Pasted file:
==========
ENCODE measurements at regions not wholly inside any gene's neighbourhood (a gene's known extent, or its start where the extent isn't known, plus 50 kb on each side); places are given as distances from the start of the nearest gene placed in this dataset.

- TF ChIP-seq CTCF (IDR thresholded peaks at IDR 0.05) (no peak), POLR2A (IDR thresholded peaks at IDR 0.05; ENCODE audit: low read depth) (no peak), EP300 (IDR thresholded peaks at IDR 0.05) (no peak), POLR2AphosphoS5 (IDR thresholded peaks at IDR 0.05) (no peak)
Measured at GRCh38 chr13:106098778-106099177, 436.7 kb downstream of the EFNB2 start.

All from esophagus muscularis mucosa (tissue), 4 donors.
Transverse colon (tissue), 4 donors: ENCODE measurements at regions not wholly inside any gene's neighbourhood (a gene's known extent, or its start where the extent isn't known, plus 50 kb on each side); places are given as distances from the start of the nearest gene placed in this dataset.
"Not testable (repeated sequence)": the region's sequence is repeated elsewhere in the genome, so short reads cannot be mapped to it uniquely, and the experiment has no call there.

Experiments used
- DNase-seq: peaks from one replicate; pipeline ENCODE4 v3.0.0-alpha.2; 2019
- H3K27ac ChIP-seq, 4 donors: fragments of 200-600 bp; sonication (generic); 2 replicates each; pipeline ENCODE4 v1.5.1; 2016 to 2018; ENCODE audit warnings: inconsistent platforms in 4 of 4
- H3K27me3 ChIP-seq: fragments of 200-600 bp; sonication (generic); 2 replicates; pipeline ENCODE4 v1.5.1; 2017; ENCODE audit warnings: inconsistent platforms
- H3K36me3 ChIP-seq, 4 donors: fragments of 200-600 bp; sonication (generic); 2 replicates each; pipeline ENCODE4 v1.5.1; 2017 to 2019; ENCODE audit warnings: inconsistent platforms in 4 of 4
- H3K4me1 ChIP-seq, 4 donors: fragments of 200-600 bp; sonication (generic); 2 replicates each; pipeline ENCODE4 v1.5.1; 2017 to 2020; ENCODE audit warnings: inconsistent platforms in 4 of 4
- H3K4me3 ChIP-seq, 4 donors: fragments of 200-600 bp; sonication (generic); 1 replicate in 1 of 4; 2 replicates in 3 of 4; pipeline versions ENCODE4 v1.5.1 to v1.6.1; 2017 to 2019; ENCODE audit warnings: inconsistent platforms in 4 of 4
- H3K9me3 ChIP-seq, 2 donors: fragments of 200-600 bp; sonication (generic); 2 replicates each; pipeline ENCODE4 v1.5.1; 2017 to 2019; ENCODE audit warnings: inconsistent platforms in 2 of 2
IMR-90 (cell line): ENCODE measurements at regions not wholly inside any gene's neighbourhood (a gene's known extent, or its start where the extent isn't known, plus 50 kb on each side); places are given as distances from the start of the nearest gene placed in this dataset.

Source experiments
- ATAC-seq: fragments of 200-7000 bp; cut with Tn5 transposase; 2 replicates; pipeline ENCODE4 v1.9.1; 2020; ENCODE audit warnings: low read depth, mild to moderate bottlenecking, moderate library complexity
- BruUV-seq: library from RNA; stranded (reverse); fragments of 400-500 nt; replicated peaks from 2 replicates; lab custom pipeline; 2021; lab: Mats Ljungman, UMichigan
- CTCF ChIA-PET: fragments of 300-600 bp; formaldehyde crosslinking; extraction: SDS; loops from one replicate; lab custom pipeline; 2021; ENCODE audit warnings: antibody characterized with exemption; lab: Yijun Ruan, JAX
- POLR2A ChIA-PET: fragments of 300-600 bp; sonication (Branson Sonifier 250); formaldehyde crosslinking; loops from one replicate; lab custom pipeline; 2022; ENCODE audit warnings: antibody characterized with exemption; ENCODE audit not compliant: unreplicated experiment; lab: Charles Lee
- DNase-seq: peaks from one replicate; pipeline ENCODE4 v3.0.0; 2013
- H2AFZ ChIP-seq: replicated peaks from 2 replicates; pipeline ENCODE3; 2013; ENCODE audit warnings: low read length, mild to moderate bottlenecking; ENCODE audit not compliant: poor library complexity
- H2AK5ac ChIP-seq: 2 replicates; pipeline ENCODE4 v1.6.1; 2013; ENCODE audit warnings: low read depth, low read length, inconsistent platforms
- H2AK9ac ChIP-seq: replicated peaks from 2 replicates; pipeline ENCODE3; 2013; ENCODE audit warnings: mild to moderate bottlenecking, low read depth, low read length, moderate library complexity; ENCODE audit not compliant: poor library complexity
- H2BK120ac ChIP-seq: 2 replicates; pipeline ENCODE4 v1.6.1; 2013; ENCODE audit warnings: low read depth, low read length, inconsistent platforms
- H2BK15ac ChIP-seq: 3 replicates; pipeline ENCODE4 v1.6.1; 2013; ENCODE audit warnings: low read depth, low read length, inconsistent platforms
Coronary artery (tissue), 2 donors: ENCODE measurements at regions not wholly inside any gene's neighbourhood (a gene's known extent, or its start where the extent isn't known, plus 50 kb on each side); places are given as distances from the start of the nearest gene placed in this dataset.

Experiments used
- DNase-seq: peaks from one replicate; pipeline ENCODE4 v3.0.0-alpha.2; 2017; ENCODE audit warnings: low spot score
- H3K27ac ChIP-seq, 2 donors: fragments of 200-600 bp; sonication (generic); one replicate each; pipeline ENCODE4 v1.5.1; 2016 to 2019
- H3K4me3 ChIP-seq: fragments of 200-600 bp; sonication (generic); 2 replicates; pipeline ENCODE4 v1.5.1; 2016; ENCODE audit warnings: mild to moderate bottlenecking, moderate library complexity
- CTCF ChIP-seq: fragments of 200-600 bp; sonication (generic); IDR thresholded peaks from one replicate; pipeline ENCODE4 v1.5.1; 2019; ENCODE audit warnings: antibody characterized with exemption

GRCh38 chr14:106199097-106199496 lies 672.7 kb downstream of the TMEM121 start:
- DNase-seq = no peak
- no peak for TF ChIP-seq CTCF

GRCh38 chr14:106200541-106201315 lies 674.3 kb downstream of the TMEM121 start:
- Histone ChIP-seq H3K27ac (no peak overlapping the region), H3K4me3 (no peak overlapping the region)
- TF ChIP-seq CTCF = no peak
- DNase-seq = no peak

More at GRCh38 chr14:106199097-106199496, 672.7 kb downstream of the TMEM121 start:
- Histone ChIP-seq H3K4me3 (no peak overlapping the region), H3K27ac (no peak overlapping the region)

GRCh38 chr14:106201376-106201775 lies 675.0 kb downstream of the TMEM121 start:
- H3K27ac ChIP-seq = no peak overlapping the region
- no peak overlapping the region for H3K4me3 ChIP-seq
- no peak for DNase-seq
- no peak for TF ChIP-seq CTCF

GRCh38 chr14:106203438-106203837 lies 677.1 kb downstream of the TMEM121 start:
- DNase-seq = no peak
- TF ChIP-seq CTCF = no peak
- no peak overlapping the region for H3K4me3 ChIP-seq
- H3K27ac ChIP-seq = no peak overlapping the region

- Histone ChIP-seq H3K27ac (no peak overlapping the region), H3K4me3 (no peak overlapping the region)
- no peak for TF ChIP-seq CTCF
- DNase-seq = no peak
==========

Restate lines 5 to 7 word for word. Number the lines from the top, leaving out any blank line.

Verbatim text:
Transverse colon (tissue), 4 donors: ENCODE measurements at regions not wholly inside any gene's neighbourhood (a gene's known extent, or its start where the extent isn't known, plus 50 kb on each side); places are given as distances from the start of the nearest gene placed in this dataset.
"Not testable (repeated sequence)": the region's sequence is repeated elsewhere in the genome, so short reads cannot be mapped to it uniquely, and the experiment has no call there.

Experiments used